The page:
A common pattern is to update information in a dictionary using a loop. Let's take an example of counting up how many people have a particular firstname given a list of firstnames.

The problem here is that it is necessary to check whether a particular key is in the dictionary before updating it. This can leads to awkward code like the following:
name_freq = {}
for firstname in firstnames:
if firstname in name_freq:
name_freq[firstname] += 1
name_freq[fistname] = 1

Now while this can be improved somewhat by using name_freq.get(firstname, 0), that's getting a bit complicated (and doesn't extend to dictionaries of lists). Instead you should use a defaultdict, a special dictionary that has a default value, as follows:
from collections import defaultdict
name_freq = defaultdict(int)
for firstname in firstnames:
name_freq[firstname] += 1

And what about where you wanted to store the corresponding surnames in a dictionary by firstnames? Use a defaultdict(list), of course:
from collections import defaultdict
same_firstname = defaultdict(list)
for firstname, surname in zip(firstnames, surnames):

Loop pattern #4 - Don't use a loop

Think dictionary, set, and sort. A lot of tricky algorithms can be implemented in a few lines with one or two of these guys.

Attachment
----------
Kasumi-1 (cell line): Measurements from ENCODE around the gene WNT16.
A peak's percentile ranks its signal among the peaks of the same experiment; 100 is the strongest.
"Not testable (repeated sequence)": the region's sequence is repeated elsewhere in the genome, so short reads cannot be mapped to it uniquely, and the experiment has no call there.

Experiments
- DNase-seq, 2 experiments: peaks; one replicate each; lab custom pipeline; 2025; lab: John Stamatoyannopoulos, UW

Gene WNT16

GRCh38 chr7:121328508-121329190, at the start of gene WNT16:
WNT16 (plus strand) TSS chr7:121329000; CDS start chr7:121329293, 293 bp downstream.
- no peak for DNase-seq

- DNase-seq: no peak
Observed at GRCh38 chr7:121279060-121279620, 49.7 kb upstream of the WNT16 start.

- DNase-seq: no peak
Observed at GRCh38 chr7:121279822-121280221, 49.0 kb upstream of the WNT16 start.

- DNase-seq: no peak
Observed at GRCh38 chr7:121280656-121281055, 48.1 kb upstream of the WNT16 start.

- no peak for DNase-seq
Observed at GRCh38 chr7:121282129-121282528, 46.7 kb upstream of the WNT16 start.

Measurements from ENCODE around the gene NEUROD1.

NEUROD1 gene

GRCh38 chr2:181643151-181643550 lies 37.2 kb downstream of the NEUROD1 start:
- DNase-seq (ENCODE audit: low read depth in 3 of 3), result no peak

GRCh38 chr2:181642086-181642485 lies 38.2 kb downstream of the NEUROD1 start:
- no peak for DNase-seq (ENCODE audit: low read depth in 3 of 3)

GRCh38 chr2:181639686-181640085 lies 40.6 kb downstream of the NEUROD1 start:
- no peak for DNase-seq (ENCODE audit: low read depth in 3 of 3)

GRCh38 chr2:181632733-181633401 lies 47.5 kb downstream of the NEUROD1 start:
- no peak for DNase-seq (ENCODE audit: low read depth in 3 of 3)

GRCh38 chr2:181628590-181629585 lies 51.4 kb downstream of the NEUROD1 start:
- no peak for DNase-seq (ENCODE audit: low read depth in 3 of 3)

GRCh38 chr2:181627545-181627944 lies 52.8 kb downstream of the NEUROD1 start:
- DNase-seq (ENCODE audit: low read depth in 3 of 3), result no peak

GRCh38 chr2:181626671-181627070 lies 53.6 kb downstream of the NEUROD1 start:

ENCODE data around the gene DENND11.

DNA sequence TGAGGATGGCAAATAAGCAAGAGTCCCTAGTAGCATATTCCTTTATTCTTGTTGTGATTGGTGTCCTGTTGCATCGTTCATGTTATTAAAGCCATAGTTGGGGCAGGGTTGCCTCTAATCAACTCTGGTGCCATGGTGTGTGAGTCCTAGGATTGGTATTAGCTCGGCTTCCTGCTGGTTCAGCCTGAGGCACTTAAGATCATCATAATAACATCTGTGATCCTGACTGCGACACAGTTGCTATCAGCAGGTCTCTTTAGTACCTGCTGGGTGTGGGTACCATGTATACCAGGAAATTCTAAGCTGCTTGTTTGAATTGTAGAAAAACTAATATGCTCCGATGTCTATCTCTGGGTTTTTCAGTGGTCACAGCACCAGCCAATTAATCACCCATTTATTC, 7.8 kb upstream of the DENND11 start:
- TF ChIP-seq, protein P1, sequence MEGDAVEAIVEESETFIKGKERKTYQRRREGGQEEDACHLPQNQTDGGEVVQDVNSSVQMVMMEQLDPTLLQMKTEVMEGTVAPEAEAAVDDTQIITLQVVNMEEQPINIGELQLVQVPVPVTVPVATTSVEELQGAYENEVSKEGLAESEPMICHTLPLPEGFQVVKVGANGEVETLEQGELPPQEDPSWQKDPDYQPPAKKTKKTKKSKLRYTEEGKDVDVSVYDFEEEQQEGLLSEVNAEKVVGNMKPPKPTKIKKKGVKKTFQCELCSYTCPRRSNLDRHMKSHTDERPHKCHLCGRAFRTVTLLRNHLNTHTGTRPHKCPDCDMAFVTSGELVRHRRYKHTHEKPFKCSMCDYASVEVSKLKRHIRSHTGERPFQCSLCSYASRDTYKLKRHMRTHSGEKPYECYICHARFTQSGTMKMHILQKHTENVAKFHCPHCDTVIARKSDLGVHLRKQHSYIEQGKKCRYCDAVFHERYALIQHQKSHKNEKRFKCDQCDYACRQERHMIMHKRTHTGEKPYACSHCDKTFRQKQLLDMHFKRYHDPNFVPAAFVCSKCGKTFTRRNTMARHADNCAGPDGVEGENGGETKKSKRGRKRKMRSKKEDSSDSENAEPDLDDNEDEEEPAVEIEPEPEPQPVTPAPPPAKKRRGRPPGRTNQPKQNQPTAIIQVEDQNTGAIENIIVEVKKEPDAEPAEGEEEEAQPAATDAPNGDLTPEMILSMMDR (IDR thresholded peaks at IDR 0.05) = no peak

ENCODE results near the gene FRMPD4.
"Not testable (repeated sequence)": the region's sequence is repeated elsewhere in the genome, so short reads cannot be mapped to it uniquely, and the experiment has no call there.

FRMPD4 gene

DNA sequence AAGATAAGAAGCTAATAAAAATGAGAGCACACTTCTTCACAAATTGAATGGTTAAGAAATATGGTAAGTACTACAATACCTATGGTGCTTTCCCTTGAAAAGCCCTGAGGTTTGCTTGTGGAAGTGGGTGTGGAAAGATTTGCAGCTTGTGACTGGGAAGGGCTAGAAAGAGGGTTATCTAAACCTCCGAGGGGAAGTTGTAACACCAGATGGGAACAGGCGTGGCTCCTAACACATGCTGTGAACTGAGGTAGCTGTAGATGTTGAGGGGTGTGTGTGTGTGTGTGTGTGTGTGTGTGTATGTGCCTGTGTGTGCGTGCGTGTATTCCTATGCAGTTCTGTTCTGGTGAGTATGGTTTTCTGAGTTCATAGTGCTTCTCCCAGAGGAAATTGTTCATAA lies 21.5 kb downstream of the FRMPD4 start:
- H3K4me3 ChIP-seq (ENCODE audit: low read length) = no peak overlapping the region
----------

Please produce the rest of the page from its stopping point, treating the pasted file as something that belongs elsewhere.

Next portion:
A trivial example is finding unique items in a list: set(mylist). Want to check whether that genome sequence only contains 4 letters?: assert len(set(mygenome))==4

The following example uses sort. Given a set of docking scores for 10 poses, find which poses have the top three scores. Here's a solution using the so-called decorate-sort-undecorate paradigm:
# Decorate ("stick your data in a tuple with other stuff")
tmp = [(x,i) for i,x in enumerate(pose_scores)]
# Sort (uses the items in the first position of the tuple)
# Undecorate ("get your data back out of the tuple")
top_poses = [z[1] for z in tmp]

print top_poses[:3]

Image credit: PanCa SatRio

Thursday, 19 February 2009

Extract of chemical - Paper on OSRA published

It seems like only last week that another paper was published on an Optical Chemical Recognition software. This week it's the turn of OSRA, the work of Igor Filippov, which has previously been discussed in several posts on this blog:
Igor V. Filippov and Marc C. Nicklaus. Optical Structure Recognition Software To Recover Chemical Information: OSRA, An Open Source Solution. J. Chem. Inf. Model. 2009, In press.

Unlike all existing software, OSRA is open source. You can get it right now from its web site.